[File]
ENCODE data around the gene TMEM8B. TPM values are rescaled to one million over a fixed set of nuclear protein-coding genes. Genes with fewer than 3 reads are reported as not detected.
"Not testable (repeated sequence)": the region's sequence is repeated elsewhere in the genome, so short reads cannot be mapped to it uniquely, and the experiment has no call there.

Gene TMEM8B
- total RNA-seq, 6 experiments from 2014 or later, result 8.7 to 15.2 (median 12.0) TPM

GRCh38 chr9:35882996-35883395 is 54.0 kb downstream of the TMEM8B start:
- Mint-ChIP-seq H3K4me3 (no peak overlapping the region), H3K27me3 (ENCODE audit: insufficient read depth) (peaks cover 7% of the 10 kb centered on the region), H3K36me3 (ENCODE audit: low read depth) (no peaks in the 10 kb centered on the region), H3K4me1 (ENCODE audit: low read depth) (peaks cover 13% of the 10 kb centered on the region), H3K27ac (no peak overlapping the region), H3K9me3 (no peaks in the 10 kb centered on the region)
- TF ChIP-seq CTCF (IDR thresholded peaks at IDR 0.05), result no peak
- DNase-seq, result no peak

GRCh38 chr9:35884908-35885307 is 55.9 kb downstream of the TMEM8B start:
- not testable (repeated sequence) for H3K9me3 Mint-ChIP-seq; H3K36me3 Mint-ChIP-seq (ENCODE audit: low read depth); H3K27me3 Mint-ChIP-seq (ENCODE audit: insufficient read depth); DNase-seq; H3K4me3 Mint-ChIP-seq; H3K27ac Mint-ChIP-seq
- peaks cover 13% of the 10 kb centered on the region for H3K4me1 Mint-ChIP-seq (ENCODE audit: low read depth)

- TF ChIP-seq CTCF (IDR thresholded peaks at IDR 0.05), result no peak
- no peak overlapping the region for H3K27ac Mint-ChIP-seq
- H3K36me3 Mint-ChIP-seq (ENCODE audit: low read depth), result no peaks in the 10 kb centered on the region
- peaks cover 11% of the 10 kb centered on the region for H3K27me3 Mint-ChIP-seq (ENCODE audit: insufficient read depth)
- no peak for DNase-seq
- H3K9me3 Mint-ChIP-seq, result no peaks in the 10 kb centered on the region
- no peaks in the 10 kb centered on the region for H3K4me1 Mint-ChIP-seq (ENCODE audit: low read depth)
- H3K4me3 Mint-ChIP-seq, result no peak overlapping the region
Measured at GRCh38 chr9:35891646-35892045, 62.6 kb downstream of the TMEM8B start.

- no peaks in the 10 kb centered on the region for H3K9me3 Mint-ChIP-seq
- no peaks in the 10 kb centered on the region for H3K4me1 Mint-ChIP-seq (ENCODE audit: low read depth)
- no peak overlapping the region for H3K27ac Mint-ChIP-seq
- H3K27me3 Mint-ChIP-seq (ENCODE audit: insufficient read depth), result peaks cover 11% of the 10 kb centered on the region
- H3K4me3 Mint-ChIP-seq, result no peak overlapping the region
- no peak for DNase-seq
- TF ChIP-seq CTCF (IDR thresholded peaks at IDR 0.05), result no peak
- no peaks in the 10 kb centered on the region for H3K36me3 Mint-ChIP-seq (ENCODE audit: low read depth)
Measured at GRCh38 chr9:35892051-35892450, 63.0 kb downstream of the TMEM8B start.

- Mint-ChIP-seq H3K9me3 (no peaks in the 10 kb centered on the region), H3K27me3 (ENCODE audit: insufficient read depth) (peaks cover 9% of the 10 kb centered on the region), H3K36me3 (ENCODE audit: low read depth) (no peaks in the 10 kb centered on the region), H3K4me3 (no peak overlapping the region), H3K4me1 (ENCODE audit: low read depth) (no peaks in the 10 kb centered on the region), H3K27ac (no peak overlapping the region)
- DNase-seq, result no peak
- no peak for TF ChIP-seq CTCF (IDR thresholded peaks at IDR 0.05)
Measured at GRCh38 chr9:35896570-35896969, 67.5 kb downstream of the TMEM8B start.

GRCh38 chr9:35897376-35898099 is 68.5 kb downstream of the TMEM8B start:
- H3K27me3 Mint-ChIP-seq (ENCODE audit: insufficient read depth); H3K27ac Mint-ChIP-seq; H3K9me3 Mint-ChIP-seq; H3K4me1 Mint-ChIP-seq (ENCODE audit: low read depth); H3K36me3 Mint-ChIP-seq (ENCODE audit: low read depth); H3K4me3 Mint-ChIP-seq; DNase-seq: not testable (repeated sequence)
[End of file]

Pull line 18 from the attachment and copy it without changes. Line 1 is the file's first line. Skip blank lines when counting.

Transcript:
- no peaks in the 10 kb centered on the region for H3K4me1 Mint-ChIP-seq (ENCODE audit: low read depth)